Sunday, April 22, 2007

Between the Bridge and the River

Between the Bridge and the River, by Craig Ferguson
$8.37 at ISBN: 0811858197
An outstanding novel by a terrific new author. Funny and irreverent, yet sensitive and deeply personal, this book is cut from the same cloth as Kurt Vonnegut or Tom Robbins. Religion, sex, death, love, and friendship are all overlapping themes, yet it's never heavy or dark. In fact, it's hilarious, beginning to end, and one of the best works of fiction I've reviewed so far.
George and Fraser are boyhood friends who grew up in Scotland, and our story follows them through their lives as they diverge and reconnect. George has a childhood problem with bed-wetting and is often teased for being wimpy and effeminate. As a man he is diagnosed with terminal cancer, and abandons his family to spend his last days on a wild, protracted suicide/bender. Fraser becomes a tele-evangelist, and causes an international sensation when it's discovered that he's a sex-fiend who doesn't even have any religious training.
In addition, there's an awesome cast of supporting characters. Two boys are the adopted children of a priest in a snake-handling community. The priest, in fact, finds snakes a little depressing and creepy and wishes his services involved more user-friendly animals: rabbits, kittens, baby goats. Anything would be better than snakes.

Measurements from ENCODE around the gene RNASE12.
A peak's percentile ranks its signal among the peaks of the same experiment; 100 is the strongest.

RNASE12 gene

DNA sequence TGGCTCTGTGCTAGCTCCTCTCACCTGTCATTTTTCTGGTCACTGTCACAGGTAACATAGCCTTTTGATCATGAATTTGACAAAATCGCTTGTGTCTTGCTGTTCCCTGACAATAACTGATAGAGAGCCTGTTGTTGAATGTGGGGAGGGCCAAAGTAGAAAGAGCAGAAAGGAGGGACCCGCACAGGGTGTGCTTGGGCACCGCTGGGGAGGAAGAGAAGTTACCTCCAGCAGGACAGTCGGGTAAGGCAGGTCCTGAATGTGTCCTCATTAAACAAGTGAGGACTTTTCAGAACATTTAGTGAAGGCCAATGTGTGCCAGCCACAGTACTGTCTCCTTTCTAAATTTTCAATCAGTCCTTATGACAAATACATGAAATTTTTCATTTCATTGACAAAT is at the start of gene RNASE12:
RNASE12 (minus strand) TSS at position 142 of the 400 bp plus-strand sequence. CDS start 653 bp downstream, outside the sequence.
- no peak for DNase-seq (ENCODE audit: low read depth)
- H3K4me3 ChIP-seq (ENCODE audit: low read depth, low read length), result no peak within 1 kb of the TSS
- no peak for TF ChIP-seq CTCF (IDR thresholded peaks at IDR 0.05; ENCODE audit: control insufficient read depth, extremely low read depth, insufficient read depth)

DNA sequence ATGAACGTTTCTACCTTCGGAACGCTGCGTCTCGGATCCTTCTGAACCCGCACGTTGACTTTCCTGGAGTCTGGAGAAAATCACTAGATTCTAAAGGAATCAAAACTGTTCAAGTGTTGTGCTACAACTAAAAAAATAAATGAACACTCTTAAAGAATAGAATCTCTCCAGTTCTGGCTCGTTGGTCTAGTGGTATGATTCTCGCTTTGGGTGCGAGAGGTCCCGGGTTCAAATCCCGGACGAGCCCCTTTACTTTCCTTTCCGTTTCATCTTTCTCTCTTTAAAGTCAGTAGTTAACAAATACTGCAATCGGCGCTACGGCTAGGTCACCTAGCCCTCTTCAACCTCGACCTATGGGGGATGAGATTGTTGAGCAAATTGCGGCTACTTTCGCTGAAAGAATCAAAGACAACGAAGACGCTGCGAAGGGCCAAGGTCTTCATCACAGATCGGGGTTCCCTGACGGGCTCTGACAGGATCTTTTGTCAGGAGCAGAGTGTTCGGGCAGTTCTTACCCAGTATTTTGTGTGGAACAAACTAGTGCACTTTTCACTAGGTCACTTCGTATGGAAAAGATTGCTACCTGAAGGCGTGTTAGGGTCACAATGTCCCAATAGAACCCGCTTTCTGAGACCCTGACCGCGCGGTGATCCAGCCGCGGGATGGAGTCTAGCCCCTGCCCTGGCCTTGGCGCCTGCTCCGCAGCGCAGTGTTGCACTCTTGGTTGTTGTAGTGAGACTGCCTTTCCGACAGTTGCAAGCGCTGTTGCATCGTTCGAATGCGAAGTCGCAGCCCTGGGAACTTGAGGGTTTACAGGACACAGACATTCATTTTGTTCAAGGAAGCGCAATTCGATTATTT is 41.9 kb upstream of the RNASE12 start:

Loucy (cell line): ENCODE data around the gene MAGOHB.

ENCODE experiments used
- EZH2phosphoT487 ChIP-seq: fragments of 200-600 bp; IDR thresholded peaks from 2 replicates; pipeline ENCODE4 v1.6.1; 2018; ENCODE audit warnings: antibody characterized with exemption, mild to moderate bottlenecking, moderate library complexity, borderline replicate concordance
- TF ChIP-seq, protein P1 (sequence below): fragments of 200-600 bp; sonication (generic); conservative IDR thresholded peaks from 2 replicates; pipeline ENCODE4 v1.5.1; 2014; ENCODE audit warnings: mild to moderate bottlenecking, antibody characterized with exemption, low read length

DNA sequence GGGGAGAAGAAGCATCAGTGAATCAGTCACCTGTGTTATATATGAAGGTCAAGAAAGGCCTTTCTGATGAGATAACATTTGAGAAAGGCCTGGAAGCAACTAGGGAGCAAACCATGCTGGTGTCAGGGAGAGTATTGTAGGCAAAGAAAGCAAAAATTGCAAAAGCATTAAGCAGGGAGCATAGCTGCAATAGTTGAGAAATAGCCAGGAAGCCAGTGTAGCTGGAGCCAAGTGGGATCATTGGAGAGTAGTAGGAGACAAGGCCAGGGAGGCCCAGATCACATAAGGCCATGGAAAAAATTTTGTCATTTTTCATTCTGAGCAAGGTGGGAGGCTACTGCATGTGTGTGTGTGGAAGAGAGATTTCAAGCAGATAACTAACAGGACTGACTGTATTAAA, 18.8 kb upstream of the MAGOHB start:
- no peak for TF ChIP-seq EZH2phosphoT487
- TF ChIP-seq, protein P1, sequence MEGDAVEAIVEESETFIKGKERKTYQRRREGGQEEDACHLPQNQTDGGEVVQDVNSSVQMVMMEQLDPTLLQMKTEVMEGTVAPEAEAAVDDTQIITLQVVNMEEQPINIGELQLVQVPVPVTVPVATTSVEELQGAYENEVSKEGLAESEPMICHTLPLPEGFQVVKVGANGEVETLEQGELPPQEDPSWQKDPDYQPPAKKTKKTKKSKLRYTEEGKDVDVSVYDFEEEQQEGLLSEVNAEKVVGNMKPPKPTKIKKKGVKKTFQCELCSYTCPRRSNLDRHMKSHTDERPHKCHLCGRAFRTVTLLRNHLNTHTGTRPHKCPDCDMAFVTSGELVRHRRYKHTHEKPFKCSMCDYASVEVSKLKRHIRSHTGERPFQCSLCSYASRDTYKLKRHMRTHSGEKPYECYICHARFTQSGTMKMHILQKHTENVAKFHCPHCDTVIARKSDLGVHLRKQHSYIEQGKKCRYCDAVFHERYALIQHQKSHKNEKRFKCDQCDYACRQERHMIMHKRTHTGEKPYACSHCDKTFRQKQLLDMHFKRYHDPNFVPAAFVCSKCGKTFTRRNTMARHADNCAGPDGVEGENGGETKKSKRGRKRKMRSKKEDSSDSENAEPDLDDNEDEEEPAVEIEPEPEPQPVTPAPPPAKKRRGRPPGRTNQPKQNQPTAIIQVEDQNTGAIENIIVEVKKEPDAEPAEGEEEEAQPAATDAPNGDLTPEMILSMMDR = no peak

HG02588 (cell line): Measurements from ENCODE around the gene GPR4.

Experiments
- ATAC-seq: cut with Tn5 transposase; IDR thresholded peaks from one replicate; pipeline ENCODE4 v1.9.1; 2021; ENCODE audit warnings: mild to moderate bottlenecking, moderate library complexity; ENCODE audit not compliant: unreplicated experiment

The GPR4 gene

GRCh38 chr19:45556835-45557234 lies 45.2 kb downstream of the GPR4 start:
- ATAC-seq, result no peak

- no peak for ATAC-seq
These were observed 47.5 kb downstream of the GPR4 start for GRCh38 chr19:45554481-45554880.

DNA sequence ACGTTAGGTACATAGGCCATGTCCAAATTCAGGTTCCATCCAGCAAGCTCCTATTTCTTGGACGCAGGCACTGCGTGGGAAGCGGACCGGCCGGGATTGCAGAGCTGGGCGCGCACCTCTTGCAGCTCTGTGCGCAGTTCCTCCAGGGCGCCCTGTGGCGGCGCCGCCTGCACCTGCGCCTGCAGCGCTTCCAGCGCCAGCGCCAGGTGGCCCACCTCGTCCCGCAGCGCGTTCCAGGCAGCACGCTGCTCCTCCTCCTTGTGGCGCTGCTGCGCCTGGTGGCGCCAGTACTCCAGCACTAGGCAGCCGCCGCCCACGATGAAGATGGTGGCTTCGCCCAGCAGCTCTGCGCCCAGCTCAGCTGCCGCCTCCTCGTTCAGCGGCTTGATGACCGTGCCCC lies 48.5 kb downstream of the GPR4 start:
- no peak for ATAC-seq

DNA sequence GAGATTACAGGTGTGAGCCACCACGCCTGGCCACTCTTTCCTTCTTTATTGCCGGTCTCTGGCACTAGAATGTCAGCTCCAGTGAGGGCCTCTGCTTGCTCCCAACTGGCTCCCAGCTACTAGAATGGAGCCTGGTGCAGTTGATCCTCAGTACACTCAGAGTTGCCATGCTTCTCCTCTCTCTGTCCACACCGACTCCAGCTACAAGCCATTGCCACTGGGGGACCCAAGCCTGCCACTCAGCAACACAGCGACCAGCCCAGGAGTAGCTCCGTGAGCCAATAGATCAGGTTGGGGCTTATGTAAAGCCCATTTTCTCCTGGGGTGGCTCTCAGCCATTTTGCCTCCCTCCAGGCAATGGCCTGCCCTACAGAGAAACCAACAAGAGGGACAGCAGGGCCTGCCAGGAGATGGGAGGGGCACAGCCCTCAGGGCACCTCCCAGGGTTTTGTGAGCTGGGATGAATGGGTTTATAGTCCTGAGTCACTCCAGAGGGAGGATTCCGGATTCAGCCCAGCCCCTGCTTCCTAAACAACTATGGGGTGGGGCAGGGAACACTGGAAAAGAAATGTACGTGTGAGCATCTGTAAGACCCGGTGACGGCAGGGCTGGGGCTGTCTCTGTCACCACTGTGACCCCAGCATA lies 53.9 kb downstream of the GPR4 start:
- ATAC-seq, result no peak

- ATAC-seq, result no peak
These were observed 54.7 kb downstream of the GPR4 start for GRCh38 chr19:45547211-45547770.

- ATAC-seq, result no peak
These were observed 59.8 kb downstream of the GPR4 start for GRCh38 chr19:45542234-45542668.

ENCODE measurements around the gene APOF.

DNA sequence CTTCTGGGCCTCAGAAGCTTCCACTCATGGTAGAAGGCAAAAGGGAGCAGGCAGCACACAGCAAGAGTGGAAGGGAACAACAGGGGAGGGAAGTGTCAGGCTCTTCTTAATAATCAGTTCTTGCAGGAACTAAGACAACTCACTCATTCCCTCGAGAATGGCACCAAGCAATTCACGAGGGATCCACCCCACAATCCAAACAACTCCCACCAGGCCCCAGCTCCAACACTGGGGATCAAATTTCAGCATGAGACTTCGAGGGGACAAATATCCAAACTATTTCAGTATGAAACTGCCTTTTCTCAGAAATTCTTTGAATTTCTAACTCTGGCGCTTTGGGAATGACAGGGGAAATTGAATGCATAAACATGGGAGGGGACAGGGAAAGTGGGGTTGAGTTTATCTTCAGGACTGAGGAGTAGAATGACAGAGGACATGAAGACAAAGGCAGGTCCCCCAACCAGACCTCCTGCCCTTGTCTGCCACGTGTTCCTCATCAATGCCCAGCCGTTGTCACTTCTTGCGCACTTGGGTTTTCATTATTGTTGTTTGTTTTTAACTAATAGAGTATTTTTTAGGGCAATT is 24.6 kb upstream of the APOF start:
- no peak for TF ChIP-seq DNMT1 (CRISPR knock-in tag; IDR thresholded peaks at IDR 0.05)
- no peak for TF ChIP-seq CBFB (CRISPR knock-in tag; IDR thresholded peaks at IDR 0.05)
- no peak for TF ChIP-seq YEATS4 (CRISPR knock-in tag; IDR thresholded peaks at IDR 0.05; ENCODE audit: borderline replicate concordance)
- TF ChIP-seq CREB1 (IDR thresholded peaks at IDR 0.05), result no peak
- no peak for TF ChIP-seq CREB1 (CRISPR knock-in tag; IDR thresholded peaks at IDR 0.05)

My favorite is a sexy lady called Claudette, who has been ordained by God to fall for men who die shortly after or during sex with her. Her love becomes a salve for the pain of their passing. It can't be too much fun for her, though.
Ferguson writes mostly while his characters are alone, often feeling humiliated or degraded. As a result the story is brutally honest and deeply personal. He has a tremendous gift for describing someone's experiences and personality in just a few key phrases. Short back-stories for even the most minor characters make the entire book very rich and alive, and shows how someone can affect the lives of loved ones long after their own death. Mostly, though, it's a collection of very funny situations, each more outrageous than the last. It's quite easy to get into, and you'll be able to relate to it in every phase of life, from childhood to old age. No one in the book is really wicked, they all just get caught with their pants down from time to time. It's the perfect kind of book for leisure reading: deep but not too deep.

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